(1730), 161 An Apology for Printers (1731), 163 Preface to _Poor Richard_ (1733), 169 A Meditation on a Quart Mugg (1733), 170 Preface to _Poor Richard_ (1734), 172 Preface to _Poor Richard_ (1735), 174 Hints for Those That Would Be Rich (1736), 176 To Josiah Franklin (April 13, 1738), 177 Preface to _Poor Richard_ (1739), 179 A Proposal for Promoting Useful Knowledge among the British Plantations in America (1743), 180 Shavers and.
Page 24
Page 42
Posing as no original genius independent of the wisdom of the ages,[i-154] confessing that "from a child" he "was fond of reading" and that as a youth "reading was the only amusement" he allowed himself, Franklin was not backward in cataloguing many of the authors who helped to motivate his thought.
Page 46
Bradford's _American Weekly Mercury_, in Philadelphia, gave somewhat more attention to local news; but with the exception of the Franklin-Breintnal _Busy-Body_ papers, contributed in 1728-1729 in order to bring Keimer to his knees, the _Mercury_ gave very little attention to the entertainment function.
Page 64
Since "there is evidence that the pamphlet created much contemporary interest,"[i-295] Franklin undoubtedly had some influence in causing the retention of Canada, a retention which "made the American Revolution inevitable.
Page 81
"[i-430] Franklin's _Dissertation_ was dedicated to his friend James Ralph and prefaced by a misquotation from Dryden and Lee's _Oedipus_.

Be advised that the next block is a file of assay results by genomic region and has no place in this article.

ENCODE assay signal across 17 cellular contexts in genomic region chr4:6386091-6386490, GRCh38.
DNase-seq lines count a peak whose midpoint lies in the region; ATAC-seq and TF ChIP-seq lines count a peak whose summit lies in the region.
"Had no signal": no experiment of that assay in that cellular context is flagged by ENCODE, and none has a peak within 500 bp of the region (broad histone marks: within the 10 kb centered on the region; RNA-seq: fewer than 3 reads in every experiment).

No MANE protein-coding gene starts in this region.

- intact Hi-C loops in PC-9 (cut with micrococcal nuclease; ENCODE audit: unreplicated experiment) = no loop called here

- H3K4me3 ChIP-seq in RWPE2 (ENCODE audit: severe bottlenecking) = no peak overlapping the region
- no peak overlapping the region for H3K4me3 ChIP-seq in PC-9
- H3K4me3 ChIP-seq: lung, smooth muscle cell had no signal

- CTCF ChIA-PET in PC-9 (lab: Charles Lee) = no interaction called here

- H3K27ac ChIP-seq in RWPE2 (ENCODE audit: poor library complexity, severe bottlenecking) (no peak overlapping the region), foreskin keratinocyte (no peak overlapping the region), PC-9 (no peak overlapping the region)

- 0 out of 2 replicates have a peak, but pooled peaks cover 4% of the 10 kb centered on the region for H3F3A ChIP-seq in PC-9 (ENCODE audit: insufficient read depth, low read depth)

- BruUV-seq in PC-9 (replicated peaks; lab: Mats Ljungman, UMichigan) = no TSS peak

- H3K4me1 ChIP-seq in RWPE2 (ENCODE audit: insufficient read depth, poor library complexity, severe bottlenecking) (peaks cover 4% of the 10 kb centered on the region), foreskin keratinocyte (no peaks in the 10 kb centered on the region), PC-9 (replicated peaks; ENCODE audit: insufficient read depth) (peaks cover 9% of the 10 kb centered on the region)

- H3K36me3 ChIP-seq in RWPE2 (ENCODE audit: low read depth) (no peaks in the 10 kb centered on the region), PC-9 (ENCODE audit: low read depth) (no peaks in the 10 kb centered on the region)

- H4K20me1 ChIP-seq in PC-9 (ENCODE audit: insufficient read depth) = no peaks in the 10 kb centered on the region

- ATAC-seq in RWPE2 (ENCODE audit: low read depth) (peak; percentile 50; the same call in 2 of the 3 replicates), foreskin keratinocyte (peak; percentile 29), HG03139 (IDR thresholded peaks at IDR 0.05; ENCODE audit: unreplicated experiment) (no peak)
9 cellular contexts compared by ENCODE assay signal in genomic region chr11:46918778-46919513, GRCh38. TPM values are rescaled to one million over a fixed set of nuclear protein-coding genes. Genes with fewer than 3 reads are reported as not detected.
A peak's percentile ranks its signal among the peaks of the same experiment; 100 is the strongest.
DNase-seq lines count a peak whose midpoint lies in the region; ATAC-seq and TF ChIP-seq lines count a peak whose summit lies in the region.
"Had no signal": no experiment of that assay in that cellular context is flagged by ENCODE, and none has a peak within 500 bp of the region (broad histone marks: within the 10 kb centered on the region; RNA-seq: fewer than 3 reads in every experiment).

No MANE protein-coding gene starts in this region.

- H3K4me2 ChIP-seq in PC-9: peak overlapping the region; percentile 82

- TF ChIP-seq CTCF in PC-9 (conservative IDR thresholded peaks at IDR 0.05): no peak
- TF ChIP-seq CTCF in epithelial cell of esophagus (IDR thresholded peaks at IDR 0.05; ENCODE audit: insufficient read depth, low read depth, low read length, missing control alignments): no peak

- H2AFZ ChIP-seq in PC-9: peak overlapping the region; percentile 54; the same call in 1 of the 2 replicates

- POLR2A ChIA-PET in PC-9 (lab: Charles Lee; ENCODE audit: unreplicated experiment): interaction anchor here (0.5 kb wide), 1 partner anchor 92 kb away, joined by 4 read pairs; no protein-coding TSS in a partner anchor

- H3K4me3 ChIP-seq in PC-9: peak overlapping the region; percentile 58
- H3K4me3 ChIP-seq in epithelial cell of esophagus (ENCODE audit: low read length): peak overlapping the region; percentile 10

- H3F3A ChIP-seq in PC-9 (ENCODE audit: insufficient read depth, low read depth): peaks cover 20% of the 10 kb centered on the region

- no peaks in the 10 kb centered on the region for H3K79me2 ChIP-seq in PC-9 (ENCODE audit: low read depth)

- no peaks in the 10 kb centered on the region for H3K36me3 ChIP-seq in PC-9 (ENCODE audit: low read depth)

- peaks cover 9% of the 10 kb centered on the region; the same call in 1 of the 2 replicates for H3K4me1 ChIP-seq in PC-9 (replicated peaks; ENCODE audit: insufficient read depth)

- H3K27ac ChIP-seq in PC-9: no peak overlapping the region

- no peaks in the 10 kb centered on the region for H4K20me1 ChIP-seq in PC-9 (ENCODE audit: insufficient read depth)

Page 131
_ _On the Causes and Cure of Smoky Chimneys.
Page 200
--And thus these poor Devils keep themselves always under.
Page 218
-- I now open'd a little Stationer's Shop.
Page 259
She kist her Husband_ some little Time _before she expir'd, Then lean'd her Head the Pillow on, just out of Breath and tir'd.
Page 329
] Alexander Miller, Peruke-maker, in _Second-street, Philadelphia_, takes Opportunity to acquaint his Customers, that he intends to leave off the Shaving Business after the 22d of _August_ next.
Page 370
_ First Find the Day of the Month, and against the Day you have the Sign or Place of the Moon in the 5th Column.
Page 404
| 11 34 | 2 | 21 | | 5 | A.
Page 441
| 4 42 | 7 18 | | 15 | G |4 past Trin.
Page 474
| 6 27 | 5 33 | | 15 | 2 | _settled_ | 6 29 | 5 31 | | 16 | 3 |Day 11 h.
Page 506
past Four, so that the whole Duration is two Hours and thirty Minutes.
Page 606
Remember me affectionately to all the good family, and believe me ever, Your affectionate friend, B.
Page 649
I do not believe that she will cheat us, and I am not certain that she despises us; but I see clearly that you are endeavouring to cheat us by your conciliatory bills; that you actually despised our understandings, when you flattered yourselves those artifices would succeed; and that not only France, but all Europe, yourselves included, most certainly and for ever would despise us, if we were weak enough to accept your insidious propositions.
Page 722
By the help of these, artful men overpower their wisdom, and dupe its possessors; and if we may judge by the acts, _arrets_, and edicts, all the world over, for regulating commerce, an assembly of great men is the greatest fool upon earth.
Page 773
Franklin's edition, III, 233-5.